What is Asset Forfeiture?

According to the Federal Bureau of Investigation (FBI), “Asset forfeiture is a powerful tool used by law enforcement agencies, including the FBI, against criminals and criminal organizations to deprive them of their ill-gotten gains through seizure of these assets.” The FBI goes on to say that asset forfeiture is an “ancient practice” that governments have used for a long time to combat piracy. Today, law enforcement agencies use asset forfeiture to scare wannabe criminals and deter them from taking advantage of the vulnerable for the purpose of financial gain. Such individuals include organized criminals, drug dealers, white collar criminals and terrorists.

Reasons why the FBI uses asset forfeiture:

  • To return stolen assets to innocent victims
  • To punish criminals for taking advantage of others
  • To deter people from committing crimes
  • To cause mayhem within criminal organizations
  • To make it more difficult for criminals to commit crimes
  • To help protect our citizens and communities

Three Types of Asset Forfeiture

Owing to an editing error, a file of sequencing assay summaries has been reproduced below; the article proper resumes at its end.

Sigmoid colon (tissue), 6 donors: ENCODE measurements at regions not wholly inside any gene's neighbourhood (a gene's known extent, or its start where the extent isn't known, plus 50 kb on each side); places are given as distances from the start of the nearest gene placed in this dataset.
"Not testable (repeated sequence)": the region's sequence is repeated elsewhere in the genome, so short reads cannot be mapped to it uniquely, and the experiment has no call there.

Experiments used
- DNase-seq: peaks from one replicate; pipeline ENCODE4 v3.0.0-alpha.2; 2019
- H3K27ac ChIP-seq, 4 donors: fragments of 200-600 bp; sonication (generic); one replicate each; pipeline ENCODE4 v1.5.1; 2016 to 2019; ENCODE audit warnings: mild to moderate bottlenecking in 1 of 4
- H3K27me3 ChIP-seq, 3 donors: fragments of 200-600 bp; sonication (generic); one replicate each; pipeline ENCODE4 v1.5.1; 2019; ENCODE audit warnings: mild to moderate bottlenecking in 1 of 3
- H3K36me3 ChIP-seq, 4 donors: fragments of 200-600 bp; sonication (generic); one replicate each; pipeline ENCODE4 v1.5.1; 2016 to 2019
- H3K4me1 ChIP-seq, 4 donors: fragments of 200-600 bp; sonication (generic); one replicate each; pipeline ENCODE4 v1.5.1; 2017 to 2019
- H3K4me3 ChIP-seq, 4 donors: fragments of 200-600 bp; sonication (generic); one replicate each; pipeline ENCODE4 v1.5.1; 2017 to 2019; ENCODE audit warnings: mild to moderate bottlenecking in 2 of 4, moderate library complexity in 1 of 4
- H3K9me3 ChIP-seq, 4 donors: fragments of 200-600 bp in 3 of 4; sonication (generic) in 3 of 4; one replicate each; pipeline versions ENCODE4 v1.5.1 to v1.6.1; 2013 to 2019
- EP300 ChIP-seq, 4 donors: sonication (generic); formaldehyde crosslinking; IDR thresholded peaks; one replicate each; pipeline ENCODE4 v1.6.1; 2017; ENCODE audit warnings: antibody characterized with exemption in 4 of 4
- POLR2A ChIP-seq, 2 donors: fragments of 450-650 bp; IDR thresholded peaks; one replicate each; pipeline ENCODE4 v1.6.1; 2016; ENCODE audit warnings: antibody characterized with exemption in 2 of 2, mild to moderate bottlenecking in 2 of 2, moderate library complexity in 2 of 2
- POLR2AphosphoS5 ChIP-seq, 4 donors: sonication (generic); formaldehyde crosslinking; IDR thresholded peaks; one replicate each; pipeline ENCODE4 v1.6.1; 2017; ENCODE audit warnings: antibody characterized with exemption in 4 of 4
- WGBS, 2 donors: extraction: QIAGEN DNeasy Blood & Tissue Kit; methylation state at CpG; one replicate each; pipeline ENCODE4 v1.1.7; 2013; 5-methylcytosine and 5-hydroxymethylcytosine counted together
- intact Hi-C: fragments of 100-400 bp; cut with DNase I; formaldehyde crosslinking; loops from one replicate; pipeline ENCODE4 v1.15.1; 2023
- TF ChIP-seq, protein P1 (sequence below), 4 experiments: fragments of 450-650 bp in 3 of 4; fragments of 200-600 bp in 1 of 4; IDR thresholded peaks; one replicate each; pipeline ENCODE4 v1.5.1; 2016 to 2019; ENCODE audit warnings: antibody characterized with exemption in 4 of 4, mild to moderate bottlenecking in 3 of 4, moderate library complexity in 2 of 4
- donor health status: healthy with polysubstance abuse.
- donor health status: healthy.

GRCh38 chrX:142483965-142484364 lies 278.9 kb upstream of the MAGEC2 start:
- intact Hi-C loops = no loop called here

In the United States, there are three types of asset forfeiture that are governed by federal law: 1) criminal forfeiture, 2) civil judicial forfeiture, and 3) administrative forfeiture.

Criminal forfeiture is an action brought against the person through a criminal prosecution. In this scenario, the defendant can contest the seizure by going to trial. Unlike a criminal forfeiture, a civil judicial forfeiture does not require that the defendant is convicted in criminal court. Instead, law enforcement can seize property that was somehow involved in a crime. For example, if a car was used during a bank robbery, it can be seized because it was the “getaway car,” and therefore involved in the crime. As with criminal forfeitures, individuals have the right to contest civil forfeitures by going to trial. According to the FBI, “The majority of federal forfeiture cases are uncontested even if there is a related criminal case.

Administrative forfeiture occurs when a property is seized but no one files a claim to contest the seizure.” Are you facing federal charges? Are you concerned that your assets are going to be seized through one of the above methods? For a hard-hitting legal defense, contact our office to meet with a Plano criminal lawyer!

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